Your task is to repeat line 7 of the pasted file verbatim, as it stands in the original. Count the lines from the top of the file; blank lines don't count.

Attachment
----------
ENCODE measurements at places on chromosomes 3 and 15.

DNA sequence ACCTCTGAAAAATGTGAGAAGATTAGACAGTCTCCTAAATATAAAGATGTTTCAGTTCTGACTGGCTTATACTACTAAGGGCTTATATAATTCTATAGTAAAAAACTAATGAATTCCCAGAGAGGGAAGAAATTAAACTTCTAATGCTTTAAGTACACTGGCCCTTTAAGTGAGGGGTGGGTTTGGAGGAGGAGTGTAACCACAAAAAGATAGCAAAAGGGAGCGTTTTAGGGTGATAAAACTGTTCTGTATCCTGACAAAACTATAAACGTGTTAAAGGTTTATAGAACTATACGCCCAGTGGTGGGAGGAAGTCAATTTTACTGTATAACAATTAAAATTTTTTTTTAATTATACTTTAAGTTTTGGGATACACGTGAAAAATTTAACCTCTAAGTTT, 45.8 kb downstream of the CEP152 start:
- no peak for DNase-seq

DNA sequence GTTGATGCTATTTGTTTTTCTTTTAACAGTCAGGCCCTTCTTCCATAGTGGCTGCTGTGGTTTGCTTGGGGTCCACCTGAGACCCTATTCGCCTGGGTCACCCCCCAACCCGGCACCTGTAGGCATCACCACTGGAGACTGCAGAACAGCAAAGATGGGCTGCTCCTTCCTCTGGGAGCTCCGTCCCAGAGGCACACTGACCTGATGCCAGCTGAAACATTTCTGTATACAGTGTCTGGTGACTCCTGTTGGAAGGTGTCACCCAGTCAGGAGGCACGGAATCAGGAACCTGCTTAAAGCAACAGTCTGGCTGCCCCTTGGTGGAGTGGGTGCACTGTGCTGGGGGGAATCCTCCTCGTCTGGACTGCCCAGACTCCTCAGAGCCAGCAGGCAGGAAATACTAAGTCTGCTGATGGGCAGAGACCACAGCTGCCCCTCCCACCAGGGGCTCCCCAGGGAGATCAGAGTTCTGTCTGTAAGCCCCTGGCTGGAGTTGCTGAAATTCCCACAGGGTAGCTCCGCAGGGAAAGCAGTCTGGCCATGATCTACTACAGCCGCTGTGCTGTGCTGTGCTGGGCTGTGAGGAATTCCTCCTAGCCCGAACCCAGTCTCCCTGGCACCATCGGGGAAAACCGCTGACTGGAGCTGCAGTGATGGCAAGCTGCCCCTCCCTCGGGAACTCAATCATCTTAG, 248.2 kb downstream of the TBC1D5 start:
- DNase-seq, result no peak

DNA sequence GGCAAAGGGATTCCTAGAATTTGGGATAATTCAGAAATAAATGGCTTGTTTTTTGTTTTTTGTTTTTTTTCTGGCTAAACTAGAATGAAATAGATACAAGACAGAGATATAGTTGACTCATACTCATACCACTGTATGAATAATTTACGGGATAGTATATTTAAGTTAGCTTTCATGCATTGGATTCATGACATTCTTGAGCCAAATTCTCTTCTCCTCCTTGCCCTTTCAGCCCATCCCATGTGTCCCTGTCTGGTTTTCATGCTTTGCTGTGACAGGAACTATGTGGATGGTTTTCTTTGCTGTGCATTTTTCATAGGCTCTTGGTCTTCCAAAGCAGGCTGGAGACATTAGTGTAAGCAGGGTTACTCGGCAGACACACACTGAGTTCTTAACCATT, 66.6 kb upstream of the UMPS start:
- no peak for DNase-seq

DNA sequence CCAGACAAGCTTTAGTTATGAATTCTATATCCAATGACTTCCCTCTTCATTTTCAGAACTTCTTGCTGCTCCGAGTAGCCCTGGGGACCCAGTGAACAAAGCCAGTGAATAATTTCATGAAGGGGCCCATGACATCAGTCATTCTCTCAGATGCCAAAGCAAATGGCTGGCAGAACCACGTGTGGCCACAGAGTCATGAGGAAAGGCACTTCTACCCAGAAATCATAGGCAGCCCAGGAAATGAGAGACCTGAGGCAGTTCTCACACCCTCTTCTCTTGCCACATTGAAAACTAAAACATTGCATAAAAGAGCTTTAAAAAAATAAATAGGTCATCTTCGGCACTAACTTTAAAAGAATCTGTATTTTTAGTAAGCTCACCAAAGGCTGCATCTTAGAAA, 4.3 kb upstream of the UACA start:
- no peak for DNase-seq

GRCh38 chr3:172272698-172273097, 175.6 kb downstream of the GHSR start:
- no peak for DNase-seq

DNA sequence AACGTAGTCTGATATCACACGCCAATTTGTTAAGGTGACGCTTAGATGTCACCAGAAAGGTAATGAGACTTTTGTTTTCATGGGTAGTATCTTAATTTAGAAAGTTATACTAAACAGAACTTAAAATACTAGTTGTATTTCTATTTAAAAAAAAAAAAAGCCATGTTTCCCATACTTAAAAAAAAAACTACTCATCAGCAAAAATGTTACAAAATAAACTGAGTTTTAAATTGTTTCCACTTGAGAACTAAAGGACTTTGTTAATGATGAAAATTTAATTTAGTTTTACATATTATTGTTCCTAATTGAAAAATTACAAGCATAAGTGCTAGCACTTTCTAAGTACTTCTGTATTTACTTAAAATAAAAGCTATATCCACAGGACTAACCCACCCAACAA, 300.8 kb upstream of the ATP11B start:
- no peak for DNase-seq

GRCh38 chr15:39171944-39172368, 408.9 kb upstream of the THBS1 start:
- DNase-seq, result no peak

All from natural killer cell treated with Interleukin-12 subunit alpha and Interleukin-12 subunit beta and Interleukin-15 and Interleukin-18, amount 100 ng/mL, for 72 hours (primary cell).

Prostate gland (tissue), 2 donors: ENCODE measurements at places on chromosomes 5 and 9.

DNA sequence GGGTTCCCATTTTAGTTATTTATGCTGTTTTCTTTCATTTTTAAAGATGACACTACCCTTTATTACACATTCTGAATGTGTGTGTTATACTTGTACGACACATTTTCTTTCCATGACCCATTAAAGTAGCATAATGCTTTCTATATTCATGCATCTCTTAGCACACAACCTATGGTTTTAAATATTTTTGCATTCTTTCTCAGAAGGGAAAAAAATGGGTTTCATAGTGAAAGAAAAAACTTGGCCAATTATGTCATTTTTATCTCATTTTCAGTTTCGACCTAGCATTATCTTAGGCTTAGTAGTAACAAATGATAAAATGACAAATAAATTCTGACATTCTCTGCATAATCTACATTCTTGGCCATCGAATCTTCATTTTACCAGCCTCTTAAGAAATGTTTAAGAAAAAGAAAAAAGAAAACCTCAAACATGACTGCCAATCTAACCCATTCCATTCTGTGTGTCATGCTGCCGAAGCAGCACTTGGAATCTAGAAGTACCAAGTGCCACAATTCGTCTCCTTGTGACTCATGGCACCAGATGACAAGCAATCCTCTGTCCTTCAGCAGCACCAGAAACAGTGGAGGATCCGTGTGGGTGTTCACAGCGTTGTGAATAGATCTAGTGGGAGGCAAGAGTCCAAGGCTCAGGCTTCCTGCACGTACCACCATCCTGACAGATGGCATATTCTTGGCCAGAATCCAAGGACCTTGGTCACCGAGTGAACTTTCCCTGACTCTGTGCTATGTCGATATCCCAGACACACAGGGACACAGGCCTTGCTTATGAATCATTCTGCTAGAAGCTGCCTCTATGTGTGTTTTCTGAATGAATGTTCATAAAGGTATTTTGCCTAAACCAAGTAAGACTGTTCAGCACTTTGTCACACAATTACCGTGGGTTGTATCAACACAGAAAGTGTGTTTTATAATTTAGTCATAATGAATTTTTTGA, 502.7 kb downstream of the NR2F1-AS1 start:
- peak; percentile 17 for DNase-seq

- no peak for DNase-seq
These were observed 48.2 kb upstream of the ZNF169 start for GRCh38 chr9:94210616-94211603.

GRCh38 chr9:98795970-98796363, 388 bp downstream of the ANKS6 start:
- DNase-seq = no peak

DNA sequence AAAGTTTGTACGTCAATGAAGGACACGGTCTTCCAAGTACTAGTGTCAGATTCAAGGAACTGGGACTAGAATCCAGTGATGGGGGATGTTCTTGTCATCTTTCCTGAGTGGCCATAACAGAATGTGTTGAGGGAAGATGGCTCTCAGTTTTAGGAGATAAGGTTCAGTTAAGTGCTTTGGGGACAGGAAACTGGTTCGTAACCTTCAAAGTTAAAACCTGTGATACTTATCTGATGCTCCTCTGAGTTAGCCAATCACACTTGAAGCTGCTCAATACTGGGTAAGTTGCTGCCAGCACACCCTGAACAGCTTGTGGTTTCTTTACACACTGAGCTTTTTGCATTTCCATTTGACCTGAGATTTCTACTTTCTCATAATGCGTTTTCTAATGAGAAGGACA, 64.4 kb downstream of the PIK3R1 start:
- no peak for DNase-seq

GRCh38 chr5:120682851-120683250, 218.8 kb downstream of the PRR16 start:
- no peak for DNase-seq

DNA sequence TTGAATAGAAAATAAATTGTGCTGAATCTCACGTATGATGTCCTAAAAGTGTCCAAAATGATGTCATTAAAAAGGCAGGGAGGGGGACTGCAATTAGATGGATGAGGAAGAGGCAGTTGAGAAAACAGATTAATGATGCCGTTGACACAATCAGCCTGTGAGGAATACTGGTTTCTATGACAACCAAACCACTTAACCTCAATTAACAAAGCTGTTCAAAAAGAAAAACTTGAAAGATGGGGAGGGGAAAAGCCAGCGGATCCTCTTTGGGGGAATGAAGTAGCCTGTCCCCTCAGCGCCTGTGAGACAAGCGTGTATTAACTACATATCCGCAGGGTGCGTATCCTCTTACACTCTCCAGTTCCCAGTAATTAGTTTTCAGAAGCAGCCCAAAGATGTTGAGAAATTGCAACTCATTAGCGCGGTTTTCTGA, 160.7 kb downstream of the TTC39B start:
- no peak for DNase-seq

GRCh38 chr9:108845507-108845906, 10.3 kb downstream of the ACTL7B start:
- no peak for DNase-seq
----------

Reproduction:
- no peak for DNase-seq